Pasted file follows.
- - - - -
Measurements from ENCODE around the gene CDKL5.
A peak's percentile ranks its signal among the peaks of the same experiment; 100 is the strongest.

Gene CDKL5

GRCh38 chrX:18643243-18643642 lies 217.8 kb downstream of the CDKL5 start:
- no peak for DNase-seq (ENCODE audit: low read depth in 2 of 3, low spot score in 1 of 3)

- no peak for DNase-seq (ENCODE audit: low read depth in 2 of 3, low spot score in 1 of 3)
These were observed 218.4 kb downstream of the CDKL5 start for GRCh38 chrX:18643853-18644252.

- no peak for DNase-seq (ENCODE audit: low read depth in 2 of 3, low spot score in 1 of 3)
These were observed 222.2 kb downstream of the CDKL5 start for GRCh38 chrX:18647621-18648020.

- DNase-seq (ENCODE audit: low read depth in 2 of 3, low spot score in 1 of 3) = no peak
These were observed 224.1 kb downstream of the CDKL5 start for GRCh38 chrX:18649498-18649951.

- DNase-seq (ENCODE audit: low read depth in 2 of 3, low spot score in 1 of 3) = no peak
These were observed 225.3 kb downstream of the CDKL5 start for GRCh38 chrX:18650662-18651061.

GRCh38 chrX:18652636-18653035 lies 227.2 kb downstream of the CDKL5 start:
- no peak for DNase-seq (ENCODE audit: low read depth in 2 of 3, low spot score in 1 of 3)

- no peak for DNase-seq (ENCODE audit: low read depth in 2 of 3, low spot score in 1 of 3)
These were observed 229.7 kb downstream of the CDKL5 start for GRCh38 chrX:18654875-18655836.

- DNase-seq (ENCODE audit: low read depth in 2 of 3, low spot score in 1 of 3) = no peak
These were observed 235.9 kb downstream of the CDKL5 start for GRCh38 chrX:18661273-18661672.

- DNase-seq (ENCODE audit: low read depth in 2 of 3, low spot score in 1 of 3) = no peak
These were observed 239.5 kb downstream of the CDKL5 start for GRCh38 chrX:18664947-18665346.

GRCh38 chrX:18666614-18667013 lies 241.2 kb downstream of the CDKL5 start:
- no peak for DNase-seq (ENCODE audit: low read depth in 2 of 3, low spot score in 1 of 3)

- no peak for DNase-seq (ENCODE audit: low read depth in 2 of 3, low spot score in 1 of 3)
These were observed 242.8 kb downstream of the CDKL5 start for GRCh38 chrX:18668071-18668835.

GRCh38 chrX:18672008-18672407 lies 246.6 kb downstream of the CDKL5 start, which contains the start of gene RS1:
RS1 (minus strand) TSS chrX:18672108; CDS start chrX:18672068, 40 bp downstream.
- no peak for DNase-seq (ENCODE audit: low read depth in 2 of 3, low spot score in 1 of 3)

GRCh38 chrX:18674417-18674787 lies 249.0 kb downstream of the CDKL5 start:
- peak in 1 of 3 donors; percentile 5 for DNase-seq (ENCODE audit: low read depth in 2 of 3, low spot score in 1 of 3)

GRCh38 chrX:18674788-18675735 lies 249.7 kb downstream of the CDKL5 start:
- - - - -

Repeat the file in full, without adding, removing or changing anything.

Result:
Measurements from ENCODE around the gene CDKL5.
A peak's percentile ranks its signal among the peaks of the same experiment; 100 is the strongest.

Gene CDKL5

GRCh38 chrX:18643243-18643642 lies 217.8 kb downstream of the CDKL5 start:
- no peak for DNase-seq (ENCODE audit: low read depth in 2 of 3, low spot score in 1 of 3)

- no peak for DNase-seq (ENCODE audit: low read depth in 2 of 3, low spot score in 1 of 3)
These were observed 218.4 kb downstream of the CDKL5 start for GRCh38 chrX:18643853-18644252.

- no peak for DNase-seq (ENCODE audit: low read depth in 2 of 3, low spot score in 1 of 3)
These were observed 222.2 kb downstream of the CDKL5 start for GRCh38 chrX:18647621-18648020.

- DNase-seq (ENCODE audit: low read depth in 2 of 3, low spot score in 1 of 3) = no peak
These were observed 224.1 kb downstream of the CDKL5 start for GRCh38 chrX:18649498-18649951.

- DNase-seq (ENCODE audit: low read depth in 2 of 3, low spot score in 1 of 3) = no peak
These were observed 225.3 kb downstream of the CDKL5 start for GRCh38 chrX:18650662-18651061.

GRCh38 chrX:18652636-18653035 lies 227.2 kb downstream of the CDKL5 start:
- no peak for DNase-seq (ENCODE audit: low read depth in 2 of 3, low spot score in 1 of 3)

- no peak for DNase-seq (ENCODE audit: low read depth in 2 of 3, low spot score in 1 of 3)
These were observed 229.7 kb downstream of the CDKL5 start for GRCh38 chrX:18654875-18655836.

- DNase-seq (ENCODE audit: low read depth in 2 of 3, low spot score in 1 of 3) = no peak
These were observed 235.9 kb downstream of the CDKL5 start for GRCh38 chrX:18661273-18661672.

- DNase-seq (ENCODE audit: low read depth in 2 of 3, low spot score in 1 of 3) = no peak
These were observed 239.5 kb downstream of the CDKL5 start for GRCh38 chrX:18664947-18665346.

GRCh38 chrX:18666614-18667013 lies 241.2 kb downstream of the CDKL5 start:
- no peak for DNase-seq (ENCODE audit: low read depth in 2 of 3, low spot score in 1 of 3)

- no peak for DNase-seq (ENCODE audit: low read depth in 2 of 3, low spot score in 1 of 3)
These were observed 242.8 kb downstream of the CDKL5 start for GRCh38 chrX:18668071-18668835.

GRCh38 chrX:18672008-18672407 lies 246.6 kb downstream of the CDKL5 start, which contains the start of gene RS1:
RS1 (minus strand) TSS chrX:18672108; CDS start chrX:18672068, 40 bp downstream.
- no peak for DNase-seq (ENCODE audit: low read depth in 2 of 3, low spot score in 1 of 3)

GRCh38 chrX:18674417-18674787 lies 249.0 kb downstream of the CDKL5 start:
- peak in 1 of 3 donors; percentile 5 for DNase-seq (ENCODE audit: low read depth in 2 of 3, low spot score in 1 of 3)

GRCh38 chrX:18674788-18675735 lies 249.7 kb downstream of the CDKL5 start: